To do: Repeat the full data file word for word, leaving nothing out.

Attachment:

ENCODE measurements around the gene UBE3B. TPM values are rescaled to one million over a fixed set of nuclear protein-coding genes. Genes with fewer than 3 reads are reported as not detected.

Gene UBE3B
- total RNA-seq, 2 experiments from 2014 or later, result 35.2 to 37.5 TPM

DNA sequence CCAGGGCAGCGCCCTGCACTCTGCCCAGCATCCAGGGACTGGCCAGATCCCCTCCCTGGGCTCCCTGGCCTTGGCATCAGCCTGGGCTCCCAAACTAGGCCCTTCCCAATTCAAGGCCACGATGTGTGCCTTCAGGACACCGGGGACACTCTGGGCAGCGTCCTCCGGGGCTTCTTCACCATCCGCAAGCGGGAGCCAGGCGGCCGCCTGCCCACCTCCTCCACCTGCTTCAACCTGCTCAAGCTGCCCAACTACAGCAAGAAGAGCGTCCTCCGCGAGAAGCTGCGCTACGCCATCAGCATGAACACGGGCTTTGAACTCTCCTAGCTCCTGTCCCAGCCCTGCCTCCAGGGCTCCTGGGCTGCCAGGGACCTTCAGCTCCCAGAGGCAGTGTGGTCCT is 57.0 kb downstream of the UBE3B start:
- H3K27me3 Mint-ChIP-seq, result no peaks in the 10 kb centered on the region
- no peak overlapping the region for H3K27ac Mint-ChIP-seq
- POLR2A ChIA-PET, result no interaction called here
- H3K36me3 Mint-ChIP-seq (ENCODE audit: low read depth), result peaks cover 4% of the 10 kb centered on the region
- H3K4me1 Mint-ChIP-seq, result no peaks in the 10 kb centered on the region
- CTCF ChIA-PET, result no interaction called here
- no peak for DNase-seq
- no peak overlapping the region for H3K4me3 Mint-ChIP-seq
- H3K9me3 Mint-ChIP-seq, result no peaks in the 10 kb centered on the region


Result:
ENCODE measurements around the gene UBE3B. TPM values are rescaled to one million over a fixed set of nuclear protein-coding genes. Genes with fewer than 3 reads are reported as not detected.

Gene UBE3B
- total RNA-seq, 2 experiments from 2014 or later, result 35.2 to 37.5 TPM

DNA sequence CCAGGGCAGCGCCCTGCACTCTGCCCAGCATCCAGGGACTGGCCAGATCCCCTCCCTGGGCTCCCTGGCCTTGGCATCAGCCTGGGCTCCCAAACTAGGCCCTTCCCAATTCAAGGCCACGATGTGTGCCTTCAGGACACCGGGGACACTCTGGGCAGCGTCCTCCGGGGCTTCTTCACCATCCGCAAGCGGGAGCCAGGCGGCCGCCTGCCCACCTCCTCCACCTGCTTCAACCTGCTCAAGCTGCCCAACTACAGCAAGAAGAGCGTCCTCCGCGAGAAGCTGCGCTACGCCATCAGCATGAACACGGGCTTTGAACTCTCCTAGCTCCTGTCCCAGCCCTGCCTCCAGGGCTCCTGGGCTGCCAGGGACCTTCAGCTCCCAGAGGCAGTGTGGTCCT is 57.0 kb downstream of the UBE3B start:
- H3K27me3 Mint-ChIP-seq, result no peaks in the 10 kb centered on the region
- no peak overlapping the region for H3K27ac Mint-ChIP-seq
- POLR2A ChIA-PET, result no interaction called here
- H3K36me3 Mint-ChIP-seq (ENCODE audit: low read depth), result peaks cover 4% of the 10 kb centered on the region
- H3K4me1 Mint-ChIP-seq, result no peaks in the 10 kb centered on the region
- CTCF ChIA-PET, result no interaction called here
- no peak for DNase-seq
- no peak overlapping the region for H3K4me3 Mint-ChIP-seq
- H3K9me3 Mint-ChIP-seq, result no peaks in the 10 kb centered on the region